Fewer red knots are showing up on Mid-Atlantic beaches because the horse shoe crab population is dwindling, according to scientists via the New York Times.
Where have the crabs gone? They're taken by people, chopped up and sold as bait to catch whelks. Many people eat whelks apparently.
Ok, this is not good news. Kind of depressing, actually, which is not the intention of this blog. But it is a teaching moment about balance, and besides, loss can be a motivator, which is one goal of this blog.
For many thousands of years, the horseshoe crabs have laid thousands of eggs on the water's edge. Meanwhile, red knots, skinny little birds who make an epic journey every year from top of the world to bottom, stop by on the same beaches. They eat lots of horse shoe crab eggs. So do many other marine birds.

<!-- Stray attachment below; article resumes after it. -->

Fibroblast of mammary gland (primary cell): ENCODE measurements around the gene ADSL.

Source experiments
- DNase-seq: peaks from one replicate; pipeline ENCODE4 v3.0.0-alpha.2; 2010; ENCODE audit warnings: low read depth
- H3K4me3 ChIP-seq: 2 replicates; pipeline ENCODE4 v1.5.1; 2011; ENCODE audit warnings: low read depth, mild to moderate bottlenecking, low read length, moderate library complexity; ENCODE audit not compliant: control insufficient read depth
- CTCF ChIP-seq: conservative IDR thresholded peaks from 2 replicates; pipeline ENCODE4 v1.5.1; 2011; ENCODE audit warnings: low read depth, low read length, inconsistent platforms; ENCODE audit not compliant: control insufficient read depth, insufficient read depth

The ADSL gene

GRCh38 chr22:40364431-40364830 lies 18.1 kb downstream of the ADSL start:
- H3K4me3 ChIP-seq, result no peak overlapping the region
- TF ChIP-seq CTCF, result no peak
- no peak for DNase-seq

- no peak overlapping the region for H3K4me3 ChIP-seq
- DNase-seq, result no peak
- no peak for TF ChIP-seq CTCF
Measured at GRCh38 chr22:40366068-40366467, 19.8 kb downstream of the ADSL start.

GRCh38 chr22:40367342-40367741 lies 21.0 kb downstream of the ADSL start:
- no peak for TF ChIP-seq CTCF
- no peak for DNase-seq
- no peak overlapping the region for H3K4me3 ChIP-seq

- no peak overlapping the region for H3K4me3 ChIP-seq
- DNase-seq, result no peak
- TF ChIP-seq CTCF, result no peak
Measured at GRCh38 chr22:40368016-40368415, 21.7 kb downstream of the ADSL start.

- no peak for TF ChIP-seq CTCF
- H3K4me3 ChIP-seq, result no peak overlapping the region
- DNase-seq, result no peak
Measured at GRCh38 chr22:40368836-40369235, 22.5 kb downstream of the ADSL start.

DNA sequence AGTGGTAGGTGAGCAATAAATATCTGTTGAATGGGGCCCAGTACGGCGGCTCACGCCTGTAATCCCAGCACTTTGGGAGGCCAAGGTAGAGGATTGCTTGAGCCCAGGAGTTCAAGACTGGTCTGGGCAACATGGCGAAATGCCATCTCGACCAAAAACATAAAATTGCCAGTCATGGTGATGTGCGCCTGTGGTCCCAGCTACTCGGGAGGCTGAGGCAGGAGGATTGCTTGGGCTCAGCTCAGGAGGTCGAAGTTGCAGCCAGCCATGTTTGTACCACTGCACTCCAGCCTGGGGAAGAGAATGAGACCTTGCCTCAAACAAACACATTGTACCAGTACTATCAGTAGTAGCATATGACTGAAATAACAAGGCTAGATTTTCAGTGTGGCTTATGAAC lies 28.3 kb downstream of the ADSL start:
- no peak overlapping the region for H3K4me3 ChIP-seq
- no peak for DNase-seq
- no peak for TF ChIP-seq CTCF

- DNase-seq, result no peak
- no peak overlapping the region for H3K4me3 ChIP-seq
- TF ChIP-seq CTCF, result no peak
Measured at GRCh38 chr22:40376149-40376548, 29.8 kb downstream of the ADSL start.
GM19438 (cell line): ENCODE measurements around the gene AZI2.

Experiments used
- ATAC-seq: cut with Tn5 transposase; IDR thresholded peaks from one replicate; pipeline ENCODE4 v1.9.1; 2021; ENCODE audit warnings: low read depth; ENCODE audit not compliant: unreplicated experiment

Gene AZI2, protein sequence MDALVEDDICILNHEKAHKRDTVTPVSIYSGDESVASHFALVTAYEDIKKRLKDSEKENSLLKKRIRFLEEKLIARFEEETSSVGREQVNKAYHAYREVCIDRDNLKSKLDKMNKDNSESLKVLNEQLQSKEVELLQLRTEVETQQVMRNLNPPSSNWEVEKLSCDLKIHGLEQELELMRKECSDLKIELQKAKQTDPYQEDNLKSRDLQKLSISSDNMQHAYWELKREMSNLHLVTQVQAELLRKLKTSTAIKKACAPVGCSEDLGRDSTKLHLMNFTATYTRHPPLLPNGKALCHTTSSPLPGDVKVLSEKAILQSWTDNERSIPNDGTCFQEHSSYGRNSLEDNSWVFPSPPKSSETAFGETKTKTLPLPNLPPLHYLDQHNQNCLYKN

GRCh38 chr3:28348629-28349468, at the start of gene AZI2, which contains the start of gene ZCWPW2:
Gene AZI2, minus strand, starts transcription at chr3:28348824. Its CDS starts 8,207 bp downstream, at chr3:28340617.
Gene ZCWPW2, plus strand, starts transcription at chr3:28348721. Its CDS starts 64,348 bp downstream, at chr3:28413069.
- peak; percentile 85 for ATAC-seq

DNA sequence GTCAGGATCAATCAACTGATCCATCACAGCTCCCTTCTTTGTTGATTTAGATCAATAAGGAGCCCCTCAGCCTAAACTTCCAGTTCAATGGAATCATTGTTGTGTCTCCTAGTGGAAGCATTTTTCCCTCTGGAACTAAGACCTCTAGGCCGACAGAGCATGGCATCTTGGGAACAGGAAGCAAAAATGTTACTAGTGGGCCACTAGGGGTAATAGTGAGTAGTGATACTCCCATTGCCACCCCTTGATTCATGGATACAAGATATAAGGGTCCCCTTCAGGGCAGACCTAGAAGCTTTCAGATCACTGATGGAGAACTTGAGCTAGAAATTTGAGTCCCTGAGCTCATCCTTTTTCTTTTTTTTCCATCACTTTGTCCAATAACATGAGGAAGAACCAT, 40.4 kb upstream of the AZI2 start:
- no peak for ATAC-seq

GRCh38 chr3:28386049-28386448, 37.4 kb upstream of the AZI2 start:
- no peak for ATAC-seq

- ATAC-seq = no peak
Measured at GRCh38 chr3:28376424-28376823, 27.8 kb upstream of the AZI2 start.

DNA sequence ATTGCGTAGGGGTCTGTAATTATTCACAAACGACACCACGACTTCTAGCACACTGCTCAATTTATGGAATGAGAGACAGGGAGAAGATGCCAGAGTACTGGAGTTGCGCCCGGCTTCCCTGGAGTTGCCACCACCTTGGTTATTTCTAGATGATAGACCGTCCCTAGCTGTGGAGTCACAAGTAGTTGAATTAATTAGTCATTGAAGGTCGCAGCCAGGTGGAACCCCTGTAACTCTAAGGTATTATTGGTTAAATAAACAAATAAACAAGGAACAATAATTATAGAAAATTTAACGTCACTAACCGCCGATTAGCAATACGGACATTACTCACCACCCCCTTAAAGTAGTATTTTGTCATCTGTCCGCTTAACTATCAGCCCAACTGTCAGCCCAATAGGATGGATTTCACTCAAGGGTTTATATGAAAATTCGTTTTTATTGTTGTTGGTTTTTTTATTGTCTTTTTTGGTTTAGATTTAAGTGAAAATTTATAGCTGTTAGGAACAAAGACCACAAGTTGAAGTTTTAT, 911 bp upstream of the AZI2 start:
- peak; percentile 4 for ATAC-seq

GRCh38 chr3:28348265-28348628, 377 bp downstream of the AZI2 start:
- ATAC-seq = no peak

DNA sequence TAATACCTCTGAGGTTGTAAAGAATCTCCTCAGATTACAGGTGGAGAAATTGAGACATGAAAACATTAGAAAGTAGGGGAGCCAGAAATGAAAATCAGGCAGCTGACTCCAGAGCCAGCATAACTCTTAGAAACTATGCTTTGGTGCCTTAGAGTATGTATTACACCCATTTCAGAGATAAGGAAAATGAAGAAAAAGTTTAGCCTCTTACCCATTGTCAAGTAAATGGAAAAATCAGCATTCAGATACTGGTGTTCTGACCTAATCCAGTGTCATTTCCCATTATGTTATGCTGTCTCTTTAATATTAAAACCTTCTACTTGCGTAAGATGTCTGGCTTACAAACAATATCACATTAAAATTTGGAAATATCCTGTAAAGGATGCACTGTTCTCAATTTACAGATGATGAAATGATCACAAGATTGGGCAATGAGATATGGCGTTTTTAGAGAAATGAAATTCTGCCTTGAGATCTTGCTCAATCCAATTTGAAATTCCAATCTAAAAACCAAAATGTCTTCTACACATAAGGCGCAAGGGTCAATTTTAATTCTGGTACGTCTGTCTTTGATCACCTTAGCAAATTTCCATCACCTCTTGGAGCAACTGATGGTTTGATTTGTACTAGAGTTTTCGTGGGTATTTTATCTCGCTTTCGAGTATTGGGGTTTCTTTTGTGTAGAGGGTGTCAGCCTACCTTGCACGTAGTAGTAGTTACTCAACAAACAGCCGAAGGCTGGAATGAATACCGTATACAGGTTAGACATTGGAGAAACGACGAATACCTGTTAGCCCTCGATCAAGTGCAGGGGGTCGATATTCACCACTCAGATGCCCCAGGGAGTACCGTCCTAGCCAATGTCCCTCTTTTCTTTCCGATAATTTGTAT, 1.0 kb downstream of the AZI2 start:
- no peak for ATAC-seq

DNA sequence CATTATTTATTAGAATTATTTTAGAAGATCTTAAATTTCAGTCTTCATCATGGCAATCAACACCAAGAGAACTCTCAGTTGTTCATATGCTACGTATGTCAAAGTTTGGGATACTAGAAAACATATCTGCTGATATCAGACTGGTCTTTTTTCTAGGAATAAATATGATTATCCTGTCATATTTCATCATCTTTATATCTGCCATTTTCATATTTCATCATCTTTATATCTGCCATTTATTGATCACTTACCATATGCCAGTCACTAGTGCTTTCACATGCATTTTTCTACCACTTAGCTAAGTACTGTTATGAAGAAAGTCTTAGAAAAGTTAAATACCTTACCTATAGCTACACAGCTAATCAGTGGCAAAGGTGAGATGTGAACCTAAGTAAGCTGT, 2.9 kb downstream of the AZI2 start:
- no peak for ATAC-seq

There's always just enough horse shoe crab eggs to ensure plenty of baby crabs, and just enough eggs to fatten gaunt red knots and sustain them to their Arctic destination. What a nicely balanced equation.
Enter man...and boom, we see fewer horse show crabs and thus, fewer red knots.
“The recovery of the birds can’t really start until there are more crabs. We can’t wait decades. We need more crab eggs now," said Lawrence J. Niles, a biologist with Conserve Wildlife Foundation of New Jersey in the New York Times.
Red knots and nature-lovers aside, horse shoe crabs' blood provides valuable medicines including an important test for new drugs and cancer fighting agents. The blood can be extracted without killing the ancient creature.
What can you do? Contact and keep in touch with the Atlantic States Marine Fisheries Commission, which sets horse shoe crab fishing limits. Let them know you value horse crabs as something more than bait. Avoid eating whelk and tell people why.